We started our Vancouver trip with a meeting at the Whatcom COG to talk to Hugh Conroy and Melissa Miller about their work there and for the IMTC. We couldn't have picked a better way to start. Many of us have met Hugh and Melissa before when we've attended IMTC meetings or as they've helped us with various research projects. They are both incredibly knowledgeable, friendly, and hard-working - excellent qualities for study tour guides.
During our visit they gave us an overview of their region, how the Cascade Gateways (Washington-BC border crossings) work, and what some of the current challenges and strategies are. We also learned how the role of the Whatcom COG has evolved over time starting as an agency whose primary job was to bless federal transportation projects in the region into one that does that as well as run the commute trip reduction program, act as the lead agency in the cross border agency coalition, and work to manage the broader regional transportation system. Some of their efforts help the Cascade Gateway region, which includes Whatcom County, function as a binational economic region.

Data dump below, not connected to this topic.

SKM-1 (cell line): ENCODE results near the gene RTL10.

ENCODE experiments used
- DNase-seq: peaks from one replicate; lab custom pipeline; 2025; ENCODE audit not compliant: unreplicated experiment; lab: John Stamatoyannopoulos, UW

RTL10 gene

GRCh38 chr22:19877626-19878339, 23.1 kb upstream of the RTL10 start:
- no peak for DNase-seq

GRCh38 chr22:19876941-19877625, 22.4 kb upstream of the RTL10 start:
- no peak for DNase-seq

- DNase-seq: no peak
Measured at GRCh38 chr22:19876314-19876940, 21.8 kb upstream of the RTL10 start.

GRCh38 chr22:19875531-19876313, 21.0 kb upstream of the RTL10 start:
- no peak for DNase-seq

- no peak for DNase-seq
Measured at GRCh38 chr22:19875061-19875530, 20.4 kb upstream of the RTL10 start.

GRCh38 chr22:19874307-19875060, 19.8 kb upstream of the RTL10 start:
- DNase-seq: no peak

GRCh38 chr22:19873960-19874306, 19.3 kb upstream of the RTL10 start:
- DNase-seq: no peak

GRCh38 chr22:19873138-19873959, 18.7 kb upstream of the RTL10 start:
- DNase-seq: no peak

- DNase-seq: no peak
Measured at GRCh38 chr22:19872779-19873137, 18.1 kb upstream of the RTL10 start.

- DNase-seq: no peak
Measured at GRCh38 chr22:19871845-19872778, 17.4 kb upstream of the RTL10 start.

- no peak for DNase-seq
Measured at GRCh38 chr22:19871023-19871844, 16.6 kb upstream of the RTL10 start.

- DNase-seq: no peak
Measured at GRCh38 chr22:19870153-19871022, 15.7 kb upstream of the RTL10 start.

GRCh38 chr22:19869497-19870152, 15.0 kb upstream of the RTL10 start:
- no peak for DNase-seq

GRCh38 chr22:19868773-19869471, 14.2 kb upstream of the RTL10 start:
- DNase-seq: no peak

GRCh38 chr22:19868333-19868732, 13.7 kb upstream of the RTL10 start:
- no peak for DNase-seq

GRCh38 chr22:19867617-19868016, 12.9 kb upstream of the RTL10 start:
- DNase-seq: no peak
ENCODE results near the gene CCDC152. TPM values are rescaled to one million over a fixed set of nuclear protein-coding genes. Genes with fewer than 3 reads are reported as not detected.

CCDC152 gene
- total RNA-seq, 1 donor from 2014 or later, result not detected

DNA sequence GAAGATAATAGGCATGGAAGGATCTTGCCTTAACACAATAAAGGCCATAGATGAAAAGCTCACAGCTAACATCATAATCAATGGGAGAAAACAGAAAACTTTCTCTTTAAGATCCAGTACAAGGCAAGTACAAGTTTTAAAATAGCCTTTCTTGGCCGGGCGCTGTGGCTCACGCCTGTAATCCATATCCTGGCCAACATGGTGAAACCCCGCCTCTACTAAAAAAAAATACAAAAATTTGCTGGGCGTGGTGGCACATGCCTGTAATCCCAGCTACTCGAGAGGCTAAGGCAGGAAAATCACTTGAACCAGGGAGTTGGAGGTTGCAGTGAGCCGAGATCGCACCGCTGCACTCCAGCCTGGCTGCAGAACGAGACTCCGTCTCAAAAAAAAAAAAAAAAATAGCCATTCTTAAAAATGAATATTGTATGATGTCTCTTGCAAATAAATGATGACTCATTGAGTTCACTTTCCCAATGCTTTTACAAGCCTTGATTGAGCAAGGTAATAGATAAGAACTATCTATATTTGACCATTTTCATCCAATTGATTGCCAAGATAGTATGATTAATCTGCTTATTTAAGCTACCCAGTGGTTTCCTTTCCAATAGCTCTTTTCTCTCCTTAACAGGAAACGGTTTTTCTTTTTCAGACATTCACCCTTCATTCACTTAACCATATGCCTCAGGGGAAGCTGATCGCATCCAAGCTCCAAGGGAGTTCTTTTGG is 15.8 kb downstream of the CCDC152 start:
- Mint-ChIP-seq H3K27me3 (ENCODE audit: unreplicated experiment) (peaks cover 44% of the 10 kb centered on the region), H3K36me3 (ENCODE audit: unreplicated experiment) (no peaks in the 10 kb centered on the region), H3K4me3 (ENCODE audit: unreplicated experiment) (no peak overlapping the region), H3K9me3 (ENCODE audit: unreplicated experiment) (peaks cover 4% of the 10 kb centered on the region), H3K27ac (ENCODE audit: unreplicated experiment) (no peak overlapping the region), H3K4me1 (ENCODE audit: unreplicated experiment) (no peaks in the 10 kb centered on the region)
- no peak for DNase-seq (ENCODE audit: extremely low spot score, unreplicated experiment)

They explained to us some of the many ways the border complicates even mundane issues. The legal authority of localities and regions is different in the two countries, adding the border adds a significant number of stakeholders to every decision, and even when projects are coordinated funding on both sides can be difficult. For example, the CBP (US Customs and Border Protection) facilities are in the US but the roadways leading to those facilities are in Canada, so any effort to improve capacity to the CBP infrastructure relies on similar efforts to improve the approaching roadways (and the same is true for US roadways leading to CBSA facilities). Who should pay to make the roadway improvements? The country who controls the roadways or the country whose facilities are served by the roadways?
Hugh and Melissa provided an excellent knowledge base for us to launch from, as well as a friendly welcome.